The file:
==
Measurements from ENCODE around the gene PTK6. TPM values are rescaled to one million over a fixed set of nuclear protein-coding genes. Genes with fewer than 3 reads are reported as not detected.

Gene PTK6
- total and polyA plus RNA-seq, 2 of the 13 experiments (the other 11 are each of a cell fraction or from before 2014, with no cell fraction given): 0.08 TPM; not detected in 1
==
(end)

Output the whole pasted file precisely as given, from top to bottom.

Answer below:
Measurements from ENCODE around the gene PTK6. TPM values are rescaled to one million over a fixed set of nuclear protein-coding genes. Genes with fewer than 3 reads are reported as not detected.

Gene PTK6
- total and polyA plus RNA-seq, 2 of the 13 experiments (the other 11 are each of a cell fraction or from before 2014, with no cell fraction given): 0.08 TPM; not detected in 1